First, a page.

Nobody Knows What's Going to Work
I love this.
An excerpt from William Goldman's Adventures in the Screen Trade:
Not one person in the entire motion picture field knows for a certainty what's going to work. Every time out it's a guess, and, if you're lucky, an educated one.
They don't know when the movie is finished: B. J. Thomas's people, after the first sneak of Butch, were upset about their client's getting involved with the song "Raindrops Keep Fallin' on My Head." One of them was heard to say, more than once, "B. J. really hurt himself with this one." The initial preview of Star! was such a success that Richard Zanuck cancelled any further previews and sent a wire to his father, Darryl, that said, "We're home. Better than Sound of Music."
The Sound of Music was then the most popular movie in history, and Star! went on to become the Edsel of 20th Century-Fox: No matter how they readvertised it or changed the logo or the title, no one came. And Richard Zanuck has as keen a mind about commercial films as anyone.
They don't know when the movie is starting to shoot either. David Brown, Zanuck's partner, has said, "We didn't know whether Jaws would work, but we didn't have any doubts about The Island. It had to be a smash. Everything worked. The screenplay worked. Every actor we sent it to said yes. I didn't know until a few days after we opened and I was in a bookstore and I ran into Lew Wasserman and said 'How're we doing?' and he said, 'David, they don't want to see the picture.'"
"They don't want to see the picture" maybe the most chilling phrase in the industry.
Now, if the best people around don't know at sneaks, and they don't know during shooting, you better believe that executives don't know when they're trying to give a thumbs-up or down; they're trying to predict public taste three years ahead and it's just not possible.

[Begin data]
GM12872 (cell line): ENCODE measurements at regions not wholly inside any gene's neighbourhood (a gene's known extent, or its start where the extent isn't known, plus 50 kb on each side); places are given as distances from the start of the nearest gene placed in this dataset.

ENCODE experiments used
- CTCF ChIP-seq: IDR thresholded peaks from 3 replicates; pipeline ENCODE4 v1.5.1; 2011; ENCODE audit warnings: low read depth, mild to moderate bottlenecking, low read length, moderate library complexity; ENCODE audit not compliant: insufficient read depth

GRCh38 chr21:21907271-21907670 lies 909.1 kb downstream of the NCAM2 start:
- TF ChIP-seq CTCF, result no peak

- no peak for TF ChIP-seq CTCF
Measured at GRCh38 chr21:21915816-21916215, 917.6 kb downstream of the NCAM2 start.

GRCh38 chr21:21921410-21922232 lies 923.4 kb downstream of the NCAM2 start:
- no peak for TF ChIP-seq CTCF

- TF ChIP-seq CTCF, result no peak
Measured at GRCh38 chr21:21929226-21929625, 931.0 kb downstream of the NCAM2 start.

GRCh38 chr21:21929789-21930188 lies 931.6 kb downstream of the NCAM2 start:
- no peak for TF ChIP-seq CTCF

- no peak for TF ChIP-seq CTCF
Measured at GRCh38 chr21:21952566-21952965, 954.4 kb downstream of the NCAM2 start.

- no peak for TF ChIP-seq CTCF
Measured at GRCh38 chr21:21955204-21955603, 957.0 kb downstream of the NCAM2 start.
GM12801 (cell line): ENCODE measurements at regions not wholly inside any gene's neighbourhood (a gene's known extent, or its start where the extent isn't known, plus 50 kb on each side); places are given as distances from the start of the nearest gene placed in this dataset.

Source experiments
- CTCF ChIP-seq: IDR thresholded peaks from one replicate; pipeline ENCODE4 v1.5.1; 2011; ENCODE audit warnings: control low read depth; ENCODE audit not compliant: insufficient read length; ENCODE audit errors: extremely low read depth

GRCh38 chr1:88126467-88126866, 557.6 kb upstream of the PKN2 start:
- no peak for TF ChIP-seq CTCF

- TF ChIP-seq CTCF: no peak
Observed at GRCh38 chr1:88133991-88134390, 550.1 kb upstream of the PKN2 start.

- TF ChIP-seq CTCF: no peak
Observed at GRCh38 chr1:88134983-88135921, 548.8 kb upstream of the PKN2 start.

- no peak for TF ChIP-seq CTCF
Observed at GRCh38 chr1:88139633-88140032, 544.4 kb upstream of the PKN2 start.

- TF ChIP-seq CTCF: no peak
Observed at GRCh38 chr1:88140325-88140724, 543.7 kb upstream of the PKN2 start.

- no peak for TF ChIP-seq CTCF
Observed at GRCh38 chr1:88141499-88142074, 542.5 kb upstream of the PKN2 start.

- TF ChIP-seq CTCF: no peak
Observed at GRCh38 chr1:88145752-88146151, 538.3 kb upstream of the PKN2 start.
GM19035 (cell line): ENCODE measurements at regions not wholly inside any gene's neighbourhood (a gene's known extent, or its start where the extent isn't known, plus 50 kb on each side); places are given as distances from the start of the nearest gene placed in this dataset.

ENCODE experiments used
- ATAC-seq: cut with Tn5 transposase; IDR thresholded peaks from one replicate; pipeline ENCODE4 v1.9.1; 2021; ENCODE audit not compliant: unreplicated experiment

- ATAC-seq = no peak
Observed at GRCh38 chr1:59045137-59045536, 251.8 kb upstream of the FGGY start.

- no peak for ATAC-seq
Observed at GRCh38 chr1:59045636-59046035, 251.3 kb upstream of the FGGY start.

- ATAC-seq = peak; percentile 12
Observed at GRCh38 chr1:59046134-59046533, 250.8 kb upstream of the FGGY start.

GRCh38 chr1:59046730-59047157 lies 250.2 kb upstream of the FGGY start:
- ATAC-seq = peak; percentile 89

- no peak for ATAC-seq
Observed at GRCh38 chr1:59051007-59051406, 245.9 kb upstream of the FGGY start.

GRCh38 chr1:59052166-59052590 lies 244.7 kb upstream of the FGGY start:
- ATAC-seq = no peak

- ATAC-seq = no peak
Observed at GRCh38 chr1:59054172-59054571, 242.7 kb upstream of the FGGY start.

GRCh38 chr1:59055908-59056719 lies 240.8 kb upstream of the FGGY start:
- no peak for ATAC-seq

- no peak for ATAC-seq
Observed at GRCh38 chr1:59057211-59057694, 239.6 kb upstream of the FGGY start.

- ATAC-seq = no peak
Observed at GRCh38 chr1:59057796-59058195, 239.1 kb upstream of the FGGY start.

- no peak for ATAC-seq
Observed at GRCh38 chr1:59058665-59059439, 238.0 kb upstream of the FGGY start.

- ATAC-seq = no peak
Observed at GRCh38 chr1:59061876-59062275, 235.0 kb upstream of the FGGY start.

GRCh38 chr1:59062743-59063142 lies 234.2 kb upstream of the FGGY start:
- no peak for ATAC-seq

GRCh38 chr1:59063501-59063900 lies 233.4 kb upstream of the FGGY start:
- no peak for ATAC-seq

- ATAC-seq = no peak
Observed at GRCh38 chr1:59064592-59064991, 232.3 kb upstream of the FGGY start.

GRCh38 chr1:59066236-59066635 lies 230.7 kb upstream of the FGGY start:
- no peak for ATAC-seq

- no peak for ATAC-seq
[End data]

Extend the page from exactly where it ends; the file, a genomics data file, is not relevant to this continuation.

Obviously, I'm asking you to take my word on this and there's no reason really that you should, because pictures such as Raiders of the Lost Ark probably come to mind. Which, I grant, was an unusual film.
Raiders is the number-four film in history as this is being written. I don't remember any movie that had such power going in. It was more or less the brainchild of George Lucas and was directed by Steven Spielberg, the two unquestioned wunderkinder of show business (Star Wars, Jaws, etc.). Probably you all knew that. But did you know that Raiders of the Lost Ark was offered to every single studio in town, and they all turned it down?
All except Paramount.
Why did Paramount say yes? Because nobody knows anything. And why did all the other studios say no? Because nobody knows anything. And why did Universal, the mightiest studio of all, pass on Star Wars, a decision that just may cost them, when all the sequels and spinoffs and toy money and book money and video-game money are totaled, over a billion dollars? Because nobody, nobody-not now, not ever, knows the least goddam thing about what is or isn't going to work at the box office.
One additional anguish executives must cope with is that hot streaks don't last. A recent newspaper article mentioned how the other studios were gloating over what was happening at Columbia.
Columbia had been sizzling, but then Annie went wildly over budget. And an expensive action film wouldn't cut together coherently. And everybody knew that the set of Tootsie was not where you wanted to spend your summer vacation. And they had passed on E.T.
Columbia had had it, developed it for a million dollars, took a survey, and discovered the audience for the movie would be too limited to make it profitable. So they let it go. (Universal picked it up and may make back the billion they didn't earn by dropping Star Wars.)
David Picker, a fine studio executive for many years, once said something to this effect: "If I had said yes to all the projects I turned down, and no to all the ones I took, it would have worked out about the same."
In any case, do not send to know why studio executives have insomnia. It goes with the territory.